Students should get internships for summertime

For most college students, summer is not the time to sleep in and relax.

With an increasingly competitive job market, college students are faced with the daunting task of getting real world work experience that can help them get a job after college.

According to Fox Business, “employers are looking for students who have done meaningful work,” said Lynn O’Shaughnessy, author of The College Solution.

“They’re not just interested in students who may have devoted a lot of time studying and getting straight As. They want students who have shown initiative and are motivated and have pursued interests outside the classroom.”

There are many ways to make summer vacation a productive one.

Students can intern, volunteer and take additional college classes.

If you involve yourself in your field of interest over the summer, the chances of you finding a job after college should increase.

This post-college job market puts a lot of pressure on students to search for the perfect internship or job that will make their resume look impressive to future employers.

“I feel like I have to get a summer job or internship because if I don’t, I won’t have enough stuff on my resume,” a Puget Sound freshman said.

Balancing school and the future can be very stressful and has the potential to really overwhelm students.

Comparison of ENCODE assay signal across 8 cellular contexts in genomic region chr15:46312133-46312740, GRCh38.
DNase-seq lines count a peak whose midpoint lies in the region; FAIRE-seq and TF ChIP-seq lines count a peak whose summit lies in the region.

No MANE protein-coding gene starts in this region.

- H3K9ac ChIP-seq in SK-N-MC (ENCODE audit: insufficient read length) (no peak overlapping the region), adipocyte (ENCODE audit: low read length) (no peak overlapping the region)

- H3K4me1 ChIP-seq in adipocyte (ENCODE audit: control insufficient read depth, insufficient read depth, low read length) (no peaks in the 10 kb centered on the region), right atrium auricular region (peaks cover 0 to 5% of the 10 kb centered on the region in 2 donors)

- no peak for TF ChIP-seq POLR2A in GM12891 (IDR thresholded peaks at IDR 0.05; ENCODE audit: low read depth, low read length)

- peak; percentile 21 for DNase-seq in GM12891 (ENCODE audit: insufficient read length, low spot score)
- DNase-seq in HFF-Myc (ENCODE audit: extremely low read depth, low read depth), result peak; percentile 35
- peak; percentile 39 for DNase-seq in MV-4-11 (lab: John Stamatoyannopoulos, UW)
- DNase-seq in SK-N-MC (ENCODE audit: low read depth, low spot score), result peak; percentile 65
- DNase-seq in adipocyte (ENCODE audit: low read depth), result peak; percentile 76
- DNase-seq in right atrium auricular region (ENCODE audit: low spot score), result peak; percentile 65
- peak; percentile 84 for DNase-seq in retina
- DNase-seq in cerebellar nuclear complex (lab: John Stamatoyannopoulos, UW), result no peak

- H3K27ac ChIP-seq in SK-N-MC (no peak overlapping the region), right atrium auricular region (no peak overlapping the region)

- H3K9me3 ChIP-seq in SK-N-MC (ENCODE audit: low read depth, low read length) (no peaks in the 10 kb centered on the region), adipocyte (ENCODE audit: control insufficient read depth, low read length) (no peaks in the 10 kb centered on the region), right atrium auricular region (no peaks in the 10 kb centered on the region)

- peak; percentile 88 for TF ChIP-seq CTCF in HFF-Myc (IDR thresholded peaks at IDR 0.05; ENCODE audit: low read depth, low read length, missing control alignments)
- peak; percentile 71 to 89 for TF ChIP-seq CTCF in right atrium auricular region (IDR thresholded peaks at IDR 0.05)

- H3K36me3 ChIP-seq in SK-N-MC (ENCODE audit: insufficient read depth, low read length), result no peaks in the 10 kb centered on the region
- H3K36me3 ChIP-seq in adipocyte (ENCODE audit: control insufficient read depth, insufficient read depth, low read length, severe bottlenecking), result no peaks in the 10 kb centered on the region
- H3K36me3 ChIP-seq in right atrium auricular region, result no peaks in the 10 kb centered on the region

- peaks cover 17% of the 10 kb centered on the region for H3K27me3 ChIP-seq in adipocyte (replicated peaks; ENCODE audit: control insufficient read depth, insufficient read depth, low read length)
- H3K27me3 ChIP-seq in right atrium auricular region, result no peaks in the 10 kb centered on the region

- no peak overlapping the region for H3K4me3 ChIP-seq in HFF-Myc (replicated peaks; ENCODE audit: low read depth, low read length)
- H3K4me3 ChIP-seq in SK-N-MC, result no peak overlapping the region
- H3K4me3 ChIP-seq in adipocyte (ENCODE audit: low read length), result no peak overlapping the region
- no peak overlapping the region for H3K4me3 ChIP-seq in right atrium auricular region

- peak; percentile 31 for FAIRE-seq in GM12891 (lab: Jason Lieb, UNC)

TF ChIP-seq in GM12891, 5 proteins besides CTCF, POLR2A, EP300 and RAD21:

“I feel like if I don’t have an internship lined up or some sort of job I will be behind, and some people will judge me for not having my life together. There’s a lot of pressure to get jobs or internships even if you don’t want one,” freshman Mary Ferreira-Wallace said.

“Well it’s [getting a job/internship] what you got to do,” freshman Kelsee Levey said.

We all feel this pressure to keep up with everyone else.

Students often feel as though they have to have something going on over the summer or else they will not get a job after they graduate.

While having a summer job or internship does not lead directly to getting a job after you graduate, the experience can definitely help your chances.

Many schools will put pressure on students to find summer work because professors and students know how valuable having a summer job and internship can be for a student’s future.

Some question whether or not Puget Sound or liberal arts colleges in general let students know how important having a summer job or internship can be for their future.

“Puget Sound professors and the student body in general put no pressure on its students compared to east coast colleges. At Puget Sound, it is fine to mess around all summer even if you are going into your senior year of college. That’s unthinkable for students who attend east coast schools,” senior Emma Collins said.

Taking Collins’ remark into consideration, does this put us at a disadvantage compared to other college students?

Since it often seems like our professors and student body put little to no pressure on us to intern or work over summer, how will we compete with other graduates?

For the most part, finding work comes down to individual motivation.

If you choose to reach out for help, there are many resources that can be of service to you.

Students at Puget Sound may not feel pressure within the campus community to get a job or internship, but most feel it when thinking about their future.

Therefore, students should motivate themselves to find work and take advantage of the fact that the university can offer advice and resources to help those who are unsure of how to gain experience in their field of interest.